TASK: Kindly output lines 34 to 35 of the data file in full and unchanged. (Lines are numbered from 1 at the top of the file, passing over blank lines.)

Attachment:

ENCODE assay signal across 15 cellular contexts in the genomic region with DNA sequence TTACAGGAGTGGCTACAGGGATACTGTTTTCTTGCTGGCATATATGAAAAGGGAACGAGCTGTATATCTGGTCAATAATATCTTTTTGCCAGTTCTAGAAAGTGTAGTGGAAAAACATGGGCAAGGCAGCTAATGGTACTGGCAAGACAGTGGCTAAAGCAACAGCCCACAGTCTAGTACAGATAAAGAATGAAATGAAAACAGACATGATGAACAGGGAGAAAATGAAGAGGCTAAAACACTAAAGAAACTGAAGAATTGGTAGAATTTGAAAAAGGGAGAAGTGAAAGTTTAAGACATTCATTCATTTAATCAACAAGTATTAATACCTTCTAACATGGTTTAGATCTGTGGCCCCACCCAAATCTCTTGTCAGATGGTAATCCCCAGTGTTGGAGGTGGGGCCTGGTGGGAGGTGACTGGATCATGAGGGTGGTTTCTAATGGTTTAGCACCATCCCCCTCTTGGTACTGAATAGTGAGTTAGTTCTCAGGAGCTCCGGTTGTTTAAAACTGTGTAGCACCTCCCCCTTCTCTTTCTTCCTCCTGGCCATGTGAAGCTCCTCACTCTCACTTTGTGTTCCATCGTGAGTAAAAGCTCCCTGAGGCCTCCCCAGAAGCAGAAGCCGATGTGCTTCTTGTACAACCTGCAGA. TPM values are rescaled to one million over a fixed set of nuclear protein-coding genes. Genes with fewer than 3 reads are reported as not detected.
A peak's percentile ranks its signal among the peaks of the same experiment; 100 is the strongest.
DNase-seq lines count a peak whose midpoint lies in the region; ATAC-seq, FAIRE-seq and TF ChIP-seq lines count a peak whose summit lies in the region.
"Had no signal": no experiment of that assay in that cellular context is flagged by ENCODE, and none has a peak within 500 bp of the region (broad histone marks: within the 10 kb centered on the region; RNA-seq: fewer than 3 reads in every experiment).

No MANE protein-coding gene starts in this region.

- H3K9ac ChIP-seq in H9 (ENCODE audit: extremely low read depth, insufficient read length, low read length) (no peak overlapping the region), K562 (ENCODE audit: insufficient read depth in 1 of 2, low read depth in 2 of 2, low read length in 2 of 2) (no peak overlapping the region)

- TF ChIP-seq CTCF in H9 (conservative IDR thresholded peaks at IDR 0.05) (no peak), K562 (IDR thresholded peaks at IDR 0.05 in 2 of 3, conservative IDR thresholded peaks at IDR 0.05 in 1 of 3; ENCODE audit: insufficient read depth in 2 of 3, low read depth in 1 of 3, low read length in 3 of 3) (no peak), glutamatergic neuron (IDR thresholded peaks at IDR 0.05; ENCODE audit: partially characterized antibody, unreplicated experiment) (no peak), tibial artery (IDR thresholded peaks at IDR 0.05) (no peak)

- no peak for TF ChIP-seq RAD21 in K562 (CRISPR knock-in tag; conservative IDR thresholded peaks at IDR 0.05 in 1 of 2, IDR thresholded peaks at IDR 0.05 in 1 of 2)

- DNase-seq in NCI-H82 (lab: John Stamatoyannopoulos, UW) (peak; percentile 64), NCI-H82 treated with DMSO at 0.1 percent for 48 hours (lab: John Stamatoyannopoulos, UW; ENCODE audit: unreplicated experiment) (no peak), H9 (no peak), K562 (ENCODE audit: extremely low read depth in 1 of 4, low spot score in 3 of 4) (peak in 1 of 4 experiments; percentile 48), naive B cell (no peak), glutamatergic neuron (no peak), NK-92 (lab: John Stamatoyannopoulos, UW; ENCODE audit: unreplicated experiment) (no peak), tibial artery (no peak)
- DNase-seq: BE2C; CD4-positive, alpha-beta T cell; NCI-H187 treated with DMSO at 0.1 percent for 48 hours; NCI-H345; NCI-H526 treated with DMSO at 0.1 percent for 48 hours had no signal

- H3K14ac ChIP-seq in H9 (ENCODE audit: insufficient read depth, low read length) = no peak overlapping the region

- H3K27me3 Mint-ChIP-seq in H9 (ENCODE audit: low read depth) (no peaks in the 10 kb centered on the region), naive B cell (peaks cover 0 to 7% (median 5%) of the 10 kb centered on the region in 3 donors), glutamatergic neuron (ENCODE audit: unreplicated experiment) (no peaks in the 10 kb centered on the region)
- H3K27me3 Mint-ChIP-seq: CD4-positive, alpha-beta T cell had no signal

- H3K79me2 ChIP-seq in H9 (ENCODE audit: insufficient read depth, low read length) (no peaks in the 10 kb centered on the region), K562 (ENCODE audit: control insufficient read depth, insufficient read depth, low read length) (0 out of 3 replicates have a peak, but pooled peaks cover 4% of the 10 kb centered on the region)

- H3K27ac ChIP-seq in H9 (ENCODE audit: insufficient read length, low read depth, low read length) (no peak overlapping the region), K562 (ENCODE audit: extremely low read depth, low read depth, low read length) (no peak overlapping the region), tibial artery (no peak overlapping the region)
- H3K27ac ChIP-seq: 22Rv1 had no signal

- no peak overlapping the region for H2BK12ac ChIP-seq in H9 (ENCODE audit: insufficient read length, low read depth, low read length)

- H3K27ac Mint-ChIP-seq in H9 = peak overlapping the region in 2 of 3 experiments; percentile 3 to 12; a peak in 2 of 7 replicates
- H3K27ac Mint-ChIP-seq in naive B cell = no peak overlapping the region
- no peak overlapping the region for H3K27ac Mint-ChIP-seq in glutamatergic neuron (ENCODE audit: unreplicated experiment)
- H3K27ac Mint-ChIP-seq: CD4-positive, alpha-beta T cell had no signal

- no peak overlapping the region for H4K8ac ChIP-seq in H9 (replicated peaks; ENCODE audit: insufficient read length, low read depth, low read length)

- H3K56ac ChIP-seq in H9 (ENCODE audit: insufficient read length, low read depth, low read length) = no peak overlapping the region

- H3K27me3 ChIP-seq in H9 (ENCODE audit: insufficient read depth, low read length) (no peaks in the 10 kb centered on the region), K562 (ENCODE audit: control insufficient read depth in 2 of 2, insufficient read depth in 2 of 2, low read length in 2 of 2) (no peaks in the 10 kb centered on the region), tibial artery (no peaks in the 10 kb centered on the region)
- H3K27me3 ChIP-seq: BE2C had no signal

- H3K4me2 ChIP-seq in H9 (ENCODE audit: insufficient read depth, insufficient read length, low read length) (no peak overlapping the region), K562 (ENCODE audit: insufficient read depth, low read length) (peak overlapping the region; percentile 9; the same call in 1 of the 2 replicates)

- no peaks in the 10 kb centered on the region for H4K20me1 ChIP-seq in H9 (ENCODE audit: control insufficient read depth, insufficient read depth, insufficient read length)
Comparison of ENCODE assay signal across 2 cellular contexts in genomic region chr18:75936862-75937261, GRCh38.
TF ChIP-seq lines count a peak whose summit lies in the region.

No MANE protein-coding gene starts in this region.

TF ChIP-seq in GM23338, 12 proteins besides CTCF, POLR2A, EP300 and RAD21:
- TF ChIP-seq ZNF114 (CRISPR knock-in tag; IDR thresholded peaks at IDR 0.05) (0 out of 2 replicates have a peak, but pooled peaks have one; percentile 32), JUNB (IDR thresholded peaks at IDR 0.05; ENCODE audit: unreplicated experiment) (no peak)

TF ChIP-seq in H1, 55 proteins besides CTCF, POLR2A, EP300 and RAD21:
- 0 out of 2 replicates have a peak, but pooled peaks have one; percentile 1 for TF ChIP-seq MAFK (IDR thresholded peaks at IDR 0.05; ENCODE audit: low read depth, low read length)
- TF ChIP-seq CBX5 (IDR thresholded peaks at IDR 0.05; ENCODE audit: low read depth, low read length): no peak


- 0 out of 2 replicates have a peak, but pooled peaks have one; percentile 1 for TF ChIP-seq MAFK (IDR thresholded peaks at IDR 0.05; ENCODE audit: low read depth, low read length)
- TF ChIP-seq CBX5 (IDR thresholded peaks at IDR 0.05; ENCODE audit: low read depth, low read length): no peak